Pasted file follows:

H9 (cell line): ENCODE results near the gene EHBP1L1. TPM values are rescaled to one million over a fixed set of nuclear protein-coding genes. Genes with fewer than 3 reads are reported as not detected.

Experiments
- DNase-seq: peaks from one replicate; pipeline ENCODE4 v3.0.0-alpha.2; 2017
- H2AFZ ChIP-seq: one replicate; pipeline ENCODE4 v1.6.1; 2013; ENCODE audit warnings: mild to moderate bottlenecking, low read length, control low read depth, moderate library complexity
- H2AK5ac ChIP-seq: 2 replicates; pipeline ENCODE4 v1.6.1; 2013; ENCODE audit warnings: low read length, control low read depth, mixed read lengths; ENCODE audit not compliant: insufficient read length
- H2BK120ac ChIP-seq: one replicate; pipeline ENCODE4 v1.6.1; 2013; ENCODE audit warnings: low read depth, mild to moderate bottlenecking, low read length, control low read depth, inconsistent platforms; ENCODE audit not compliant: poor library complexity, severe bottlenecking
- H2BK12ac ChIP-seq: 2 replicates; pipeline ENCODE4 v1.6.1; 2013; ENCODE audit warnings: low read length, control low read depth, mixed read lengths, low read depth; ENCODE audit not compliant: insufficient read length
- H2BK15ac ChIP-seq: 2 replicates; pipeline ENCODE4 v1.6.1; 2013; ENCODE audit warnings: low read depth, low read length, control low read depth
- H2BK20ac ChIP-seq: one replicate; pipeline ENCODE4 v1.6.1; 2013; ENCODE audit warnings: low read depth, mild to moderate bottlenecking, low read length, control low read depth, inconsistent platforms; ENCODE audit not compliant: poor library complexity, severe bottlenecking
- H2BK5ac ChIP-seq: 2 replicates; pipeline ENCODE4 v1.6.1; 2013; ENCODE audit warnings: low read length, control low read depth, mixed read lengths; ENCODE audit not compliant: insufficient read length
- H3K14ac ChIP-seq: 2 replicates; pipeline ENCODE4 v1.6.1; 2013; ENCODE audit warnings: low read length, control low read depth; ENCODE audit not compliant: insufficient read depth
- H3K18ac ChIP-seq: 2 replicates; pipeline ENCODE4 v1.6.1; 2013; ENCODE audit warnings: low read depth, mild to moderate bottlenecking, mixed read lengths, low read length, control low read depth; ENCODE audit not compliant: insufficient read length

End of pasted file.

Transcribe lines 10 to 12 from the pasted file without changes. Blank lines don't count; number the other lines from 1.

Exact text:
- H2BK5ac ChIP-seq: 2 replicates; pipeline ENCODE4 v1.6.1; 2013; ENCODE audit warnings: low read length, control low read depth, mixed read lengths; ENCODE audit not compliant: insufficient read length
- H3K14ac ChIP-seq: 2 replicates; pipeline ENCODE4 v1.6.1; 2013; ENCODE audit warnings: low read length, control low read depth; ENCODE audit not compliant: insufficient read depth
- H3K18ac ChIP-seq: 2 replicates; pipeline ENCODE4 v1.6.1; 2013; ENCODE audit warnings: low read depth, mild to moderate bottlenecking, mixed read lengths, low read length, control low read depth; ENCODE audit not compliant: insufficient read length